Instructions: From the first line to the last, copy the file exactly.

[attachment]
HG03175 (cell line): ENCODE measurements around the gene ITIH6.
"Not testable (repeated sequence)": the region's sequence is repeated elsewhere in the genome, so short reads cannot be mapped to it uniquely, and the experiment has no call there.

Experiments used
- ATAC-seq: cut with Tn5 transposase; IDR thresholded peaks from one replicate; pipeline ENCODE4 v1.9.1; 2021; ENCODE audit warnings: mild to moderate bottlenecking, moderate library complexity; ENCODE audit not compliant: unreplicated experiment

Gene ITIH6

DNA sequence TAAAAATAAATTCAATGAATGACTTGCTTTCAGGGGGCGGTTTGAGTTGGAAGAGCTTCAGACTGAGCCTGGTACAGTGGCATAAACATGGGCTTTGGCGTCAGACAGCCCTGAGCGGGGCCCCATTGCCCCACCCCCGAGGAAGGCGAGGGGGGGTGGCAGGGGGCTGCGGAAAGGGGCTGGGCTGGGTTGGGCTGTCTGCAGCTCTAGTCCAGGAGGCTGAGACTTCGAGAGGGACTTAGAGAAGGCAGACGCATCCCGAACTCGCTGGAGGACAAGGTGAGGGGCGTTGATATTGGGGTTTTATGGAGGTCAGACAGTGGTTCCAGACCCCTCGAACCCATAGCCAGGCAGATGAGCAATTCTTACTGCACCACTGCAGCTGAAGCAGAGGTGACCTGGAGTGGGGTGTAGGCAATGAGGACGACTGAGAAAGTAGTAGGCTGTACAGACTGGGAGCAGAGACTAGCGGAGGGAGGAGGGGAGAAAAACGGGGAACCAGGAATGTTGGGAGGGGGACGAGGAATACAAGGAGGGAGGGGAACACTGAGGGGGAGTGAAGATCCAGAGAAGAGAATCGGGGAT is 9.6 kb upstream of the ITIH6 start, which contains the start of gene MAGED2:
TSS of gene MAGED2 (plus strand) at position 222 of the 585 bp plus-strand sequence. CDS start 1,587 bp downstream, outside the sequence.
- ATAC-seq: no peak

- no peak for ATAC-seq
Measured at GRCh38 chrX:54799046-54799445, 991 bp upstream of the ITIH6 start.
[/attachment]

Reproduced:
HG03175 (cell line): ENCODE measurements around the gene ITIH6.
"Not testable (repeated sequence)": the region's sequence is repeated elsewhere in the genome, so short reads cannot be mapped to it uniquely, and the experiment has no call there.

Experiments used
- ATAC-seq: cut with Tn5 transposase; IDR thresholded peaks from one replicate; pipeline ENCODE4 v1.9.1; 2021; ENCODE audit warnings: mild to moderate bottlenecking, moderate library complexity; ENCODE audit not compliant: unreplicated experiment

Gene ITIH6

DNA sequence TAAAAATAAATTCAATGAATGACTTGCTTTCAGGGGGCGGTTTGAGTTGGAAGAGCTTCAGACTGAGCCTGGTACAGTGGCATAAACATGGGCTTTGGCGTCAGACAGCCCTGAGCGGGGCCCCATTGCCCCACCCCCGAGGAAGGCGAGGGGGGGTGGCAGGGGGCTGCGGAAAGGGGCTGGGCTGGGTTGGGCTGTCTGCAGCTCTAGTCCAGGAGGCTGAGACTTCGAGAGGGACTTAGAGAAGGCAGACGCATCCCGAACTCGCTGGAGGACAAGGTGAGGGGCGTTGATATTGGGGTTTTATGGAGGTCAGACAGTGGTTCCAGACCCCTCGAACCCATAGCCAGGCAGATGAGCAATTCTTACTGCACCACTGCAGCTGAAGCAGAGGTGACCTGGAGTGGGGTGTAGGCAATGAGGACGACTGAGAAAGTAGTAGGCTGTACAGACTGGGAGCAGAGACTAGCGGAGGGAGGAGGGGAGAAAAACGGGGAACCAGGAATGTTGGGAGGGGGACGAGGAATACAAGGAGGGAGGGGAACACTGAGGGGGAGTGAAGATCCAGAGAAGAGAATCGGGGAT is 9.6 kb upstream of the ITIH6 start, which contains the start of gene MAGED2:
TSS of gene MAGED2 (plus strand) at position 222 of the 585 bp plus-strand sequence. CDS start 1,587 bp downstream, outside the sequence.
- ATAC-seq: no peak

- no peak for ATAC-seq
Measured at GRCh38 chrX:54799046-54799445, 991 bp upstream of the ITIH6 start.